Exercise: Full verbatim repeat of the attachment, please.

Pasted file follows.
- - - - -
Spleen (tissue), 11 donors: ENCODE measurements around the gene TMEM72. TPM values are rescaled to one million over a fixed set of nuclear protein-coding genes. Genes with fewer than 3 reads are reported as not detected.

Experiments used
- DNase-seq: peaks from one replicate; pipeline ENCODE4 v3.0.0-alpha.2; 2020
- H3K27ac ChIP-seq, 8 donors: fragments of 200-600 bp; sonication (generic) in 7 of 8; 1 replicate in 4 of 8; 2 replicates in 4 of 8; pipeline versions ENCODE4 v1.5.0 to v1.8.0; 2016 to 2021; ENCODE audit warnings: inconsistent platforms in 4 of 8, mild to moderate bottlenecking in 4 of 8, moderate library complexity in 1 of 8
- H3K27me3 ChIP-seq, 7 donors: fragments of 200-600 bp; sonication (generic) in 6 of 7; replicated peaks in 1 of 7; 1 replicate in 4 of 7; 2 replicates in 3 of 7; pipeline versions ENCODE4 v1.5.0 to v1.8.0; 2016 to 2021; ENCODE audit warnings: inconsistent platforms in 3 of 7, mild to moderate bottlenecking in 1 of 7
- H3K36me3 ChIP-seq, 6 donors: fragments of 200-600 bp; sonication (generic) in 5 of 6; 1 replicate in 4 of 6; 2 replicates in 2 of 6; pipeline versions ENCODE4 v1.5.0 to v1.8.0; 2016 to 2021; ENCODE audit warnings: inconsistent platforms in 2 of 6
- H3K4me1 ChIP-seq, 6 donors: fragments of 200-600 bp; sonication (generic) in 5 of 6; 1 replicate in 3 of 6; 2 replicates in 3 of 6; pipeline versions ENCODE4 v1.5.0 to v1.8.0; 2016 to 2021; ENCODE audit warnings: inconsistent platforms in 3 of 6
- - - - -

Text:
Spleen (tissue), 11 donors: ENCODE measurements around the gene TMEM72. TPM values are rescaled to one million over a fixed set of nuclear protein-coding genes. Genes with fewer than 3 reads are reported as not detected.

Experiments used
- DNase-seq: peaks from one replicate; pipeline ENCODE4 v3.0.0-alpha.2; 2020
- H3K27ac ChIP-seq, 8 donors: fragments of 200-600 bp; sonication (generic) in 7 of 8; 1 replicate in 4 of 8; 2 replicates in 4 of 8; pipeline versions ENCODE4 v1.5.0 to v1.8.0; 2016 to 2021; ENCODE audit warnings: inconsistent platforms in 4 of 8, mild to moderate bottlenecking in 4 of 8, moderate library complexity in 1 of 8
- H3K27me3 ChIP-seq, 7 donors: fragments of 200-600 bp; sonication (generic) in 6 of 7; replicated peaks in 1 of 7; 1 replicate in 4 of 7; 2 replicates in 3 of 7; pipeline versions ENCODE4 v1.5.0 to v1.8.0; 2016 to 2021; ENCODE audit warnings: inconsistent platforms in 3 of 7, mild to moderate bottlenecking in 1 of 7
- H3K36me3 ChIP-seq, 6 donors: fragments of 200-600 bp; sonication (generic) in 5 of 6; 1 replicate in 4 of 6; 2 replicates in 2 of 6; pipeline versions ENCODE4 v1.5.0 to v1.8.0; 2016 to 2021; ENCODE audit warnings: inconsistent platforms in 2 of 6
- H3K4me1 ChIP-seq, 6 donors: fragments of 200-600 bp; sonication (generic) in 5 of 6; 1 replicate in 3 of 6; 2 replicates in 3 of 6; pipeline versions ENCODE4 v1.5.0 to v1.8.0; 2016 to 2021; ENCODE audit warnings: inconsistent platforms in 3 of 6